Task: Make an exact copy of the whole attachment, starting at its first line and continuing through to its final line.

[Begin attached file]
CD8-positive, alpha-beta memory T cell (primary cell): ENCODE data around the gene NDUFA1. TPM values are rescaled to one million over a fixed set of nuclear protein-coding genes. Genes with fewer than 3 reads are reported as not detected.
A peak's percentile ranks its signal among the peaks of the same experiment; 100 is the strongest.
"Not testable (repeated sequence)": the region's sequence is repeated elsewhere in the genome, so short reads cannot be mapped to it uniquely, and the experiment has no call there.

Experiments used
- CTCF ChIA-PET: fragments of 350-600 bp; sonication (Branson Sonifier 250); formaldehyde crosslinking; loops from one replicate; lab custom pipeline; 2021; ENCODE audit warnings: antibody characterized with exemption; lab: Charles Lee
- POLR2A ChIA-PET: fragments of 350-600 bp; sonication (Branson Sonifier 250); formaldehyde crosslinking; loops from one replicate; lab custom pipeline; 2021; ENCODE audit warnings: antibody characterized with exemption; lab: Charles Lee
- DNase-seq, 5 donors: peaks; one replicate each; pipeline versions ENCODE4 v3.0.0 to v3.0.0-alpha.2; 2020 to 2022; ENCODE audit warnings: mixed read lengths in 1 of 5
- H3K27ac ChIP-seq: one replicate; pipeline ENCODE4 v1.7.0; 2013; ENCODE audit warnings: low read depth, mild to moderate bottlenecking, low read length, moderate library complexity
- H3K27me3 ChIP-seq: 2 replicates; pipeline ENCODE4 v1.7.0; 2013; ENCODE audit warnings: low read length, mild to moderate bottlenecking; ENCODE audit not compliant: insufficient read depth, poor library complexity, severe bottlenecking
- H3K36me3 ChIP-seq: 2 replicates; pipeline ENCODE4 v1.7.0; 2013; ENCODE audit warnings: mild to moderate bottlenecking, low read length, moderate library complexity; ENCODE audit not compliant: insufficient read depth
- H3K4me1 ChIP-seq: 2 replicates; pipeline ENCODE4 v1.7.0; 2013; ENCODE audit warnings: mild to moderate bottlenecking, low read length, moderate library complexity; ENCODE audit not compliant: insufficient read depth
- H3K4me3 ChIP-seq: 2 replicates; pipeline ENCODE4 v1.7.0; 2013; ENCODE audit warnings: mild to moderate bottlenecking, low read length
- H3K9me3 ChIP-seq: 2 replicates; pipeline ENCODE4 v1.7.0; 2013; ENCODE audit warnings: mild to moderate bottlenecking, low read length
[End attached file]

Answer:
CD8-positive, alpha-beta memory T cell (primary cell): ENCODE data around the gene NDUFA1. TPM values are rescaled to one million over a fixed set of nuclear protein-coding genes. Genes with fewer than 3 reads are reported as not detected.
A peak's percentile ranks its signal among the peaks of the same experiment; 100 is the strongest.
"Not testable (repeated sequence)": the region's sequence is repeated elsewhere in the genome, so short reads cannot be mapped to it uniquely, and the experiment has no call there.

Experiments used
- CTCF ChIA-PET: fragments of 350-600 bp; sonication (Branson Sonifier 250); formaldehyde crosslinking; loops from one replicate; lab custom pipeline; 2021; ENCODE audit warnings: antibody characterized with exemption; lab: Charles Lee
- POLR2A ChIA-PET: fragments of 350-600 bp; sonication (Branson Sonifier 250); formaldehyde crosslinking; loops from one replicate; lab custom pipeline; 2021; ENCODE audit warnings: antibody characterized with exemption; lab: Charles Lee
- DNase-seq, 5 donors: peaks; one replicate each; pipeline versions ENCODE4 v3.0.0 to v3.0.0-alpha.2; 2020 to 2022; ENCODE audit warnings: mixed read lengths in 1 of 5
- H3K27ac ChIP-seq: one replicate; pipeline ENCODE4 v1.7.0; 2013; ENCODE audit warnings: low read depth, mild to moderate bottlenecking, low read length, moderate library complexity
- H3K27me3 ChIP-seq: 2 replicates; pipeline ENCODE4 v1.7.0; 2013; ENCODE audit warnings: low read length, mild to moderate bottlenecking; ENCODE audit not compliant: insufficient read depth, poor library complexity, severe bottlenecking
- H3K36me3 ChIP-seq: 2 replicates; pipeline ENCODE4 v1.7.0; 2013; ENCODE audit warnings: mild to moderate bottlenecking, low read length, moderate library complexity; ENCODE audit not compliant: insufficient read depth
- H3K4me1 ChIP-seq: 2 replicates; pipeline ENCODE4 v1.7.0; 2013; ENCODE audit warnings: mild to moderate bottlenecking, low read length, moderate library complexity; ENCODE audit not compliant: insufficient read depth
- H3K4me3 ChIP-seq: 2 replicates; pipeline ENCODE4 v1.7.0; 2013; ENCODE audit warnings: mild to moderate bottlenecking, low read length
- H3K9me3 ChIP-seq: 2 replicates; pipeline ENCODE4 v1.7.0; 2013; ENCODE audit warnings: mild to moderate bottlenecking, low read length